There are lots of different deciding factors on which point of view (POV) you should use. The one that I will be focusing on today is your narrator, and the many viewpoints the main character can have.

Consider this my masterclass: buckle up.

Third-person narration

Limited Omniscience
This is the most common technique used by writers. The narrator only knows what the character does and generally feels and sees what they do also. This narrator doesn’t know anything outside of what he already knows. If something is happening on your bad guy’s side of the story. Your hero cannot know about it because of that your reader cannot find out about the new plot point until your narrator does. This is one of the limitations of using this method.

This technique is also known as ‘single character point of view’. It is mostly used because it is the best way to see the inside and outside views of a character. Limited omniscience allows the connection and intimacy that a first-person perspective would, without being having to listen to every thought. The hidden narrator can paraphrase organise and comment on the story in a way that a first-person narrator would be unable to do.

This POV is the most authoritative and widescale point of view. A writer that utilises this technique can enter the consciousness of any character, describe appearances, speech, thoughts, history, motivations or behaviours.

The narrator retains the knowledge of what happens elsewhere, in the past, and what will happen in the future. The narrator can intervene in the narrative by making comments on the action or give forewarning or reflections on what is happening. This method allows the reader to know what the bad guy is up to before our protagonist finds out.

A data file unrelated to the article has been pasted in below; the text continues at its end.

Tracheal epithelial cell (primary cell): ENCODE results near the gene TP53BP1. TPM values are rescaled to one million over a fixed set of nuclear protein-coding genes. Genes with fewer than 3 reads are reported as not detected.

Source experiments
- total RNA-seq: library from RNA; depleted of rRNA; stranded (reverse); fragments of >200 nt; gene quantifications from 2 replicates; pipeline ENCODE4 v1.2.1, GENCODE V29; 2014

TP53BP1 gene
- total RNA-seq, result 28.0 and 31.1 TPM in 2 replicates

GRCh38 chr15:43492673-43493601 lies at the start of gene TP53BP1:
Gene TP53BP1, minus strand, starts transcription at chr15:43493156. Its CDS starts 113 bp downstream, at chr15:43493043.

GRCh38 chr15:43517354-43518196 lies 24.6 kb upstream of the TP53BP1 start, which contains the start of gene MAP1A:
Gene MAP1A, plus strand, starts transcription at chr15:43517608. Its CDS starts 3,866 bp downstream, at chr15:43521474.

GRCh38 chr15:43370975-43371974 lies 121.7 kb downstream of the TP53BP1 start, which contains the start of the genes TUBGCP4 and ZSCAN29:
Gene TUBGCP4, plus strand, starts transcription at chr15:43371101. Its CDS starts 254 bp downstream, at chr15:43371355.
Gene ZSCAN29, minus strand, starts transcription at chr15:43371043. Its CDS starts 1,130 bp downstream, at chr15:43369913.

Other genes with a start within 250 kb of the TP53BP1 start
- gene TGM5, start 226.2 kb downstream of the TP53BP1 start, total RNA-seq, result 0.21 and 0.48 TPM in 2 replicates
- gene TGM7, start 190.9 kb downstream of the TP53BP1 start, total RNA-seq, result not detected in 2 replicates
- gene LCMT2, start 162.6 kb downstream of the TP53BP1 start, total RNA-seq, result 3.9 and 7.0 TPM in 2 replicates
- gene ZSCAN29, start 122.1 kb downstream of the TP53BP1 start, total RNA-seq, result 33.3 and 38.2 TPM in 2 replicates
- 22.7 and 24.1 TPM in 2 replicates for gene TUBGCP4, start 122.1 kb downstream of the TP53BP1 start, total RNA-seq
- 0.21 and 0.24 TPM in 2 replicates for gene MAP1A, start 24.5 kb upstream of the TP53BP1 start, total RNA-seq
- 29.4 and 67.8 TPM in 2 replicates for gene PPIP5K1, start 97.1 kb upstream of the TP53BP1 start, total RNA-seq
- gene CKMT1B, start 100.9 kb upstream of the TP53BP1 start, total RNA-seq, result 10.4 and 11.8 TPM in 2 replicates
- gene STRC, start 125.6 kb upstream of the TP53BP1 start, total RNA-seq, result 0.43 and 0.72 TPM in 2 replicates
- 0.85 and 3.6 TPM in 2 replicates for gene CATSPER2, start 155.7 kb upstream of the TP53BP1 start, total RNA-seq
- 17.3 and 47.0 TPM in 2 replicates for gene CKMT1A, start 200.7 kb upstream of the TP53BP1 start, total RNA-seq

Shifting third-person method
This method involves alternating third-person points of view. This is like omniscience but a more modern form.

If you want to use this method, you should establish it early on in your story because your reader will need some time to adjust.

It is considered more reader-friendly to separate your transitions by chapters or sections you can show the changes in perspective by starting a new paragraph.

Objective Point of view
This perspective is impersonal; the writer here is limited to reporting on external facts and appearances. The narrator will never interpret the character’s thoughts, emotions or judgements.

This technique is similar to film in that everything must be conveyed externally. This technique is best suited for writers who enjoy a more austere style.

The reader has to do more work when engaging with this writing style. They have to find clues and signs to figure out what is happening.

Stories like this can turn out as cold and clinical, so while this method may suit some of your stories most likely, it will not suit all of them.

Second-person narration
Second-Person narration is less common in the writing world for the reason that the main character in this style is referred to as ‘you’. This method is challenging to do, but when it does work, it can create a deep emotional impact on the reader.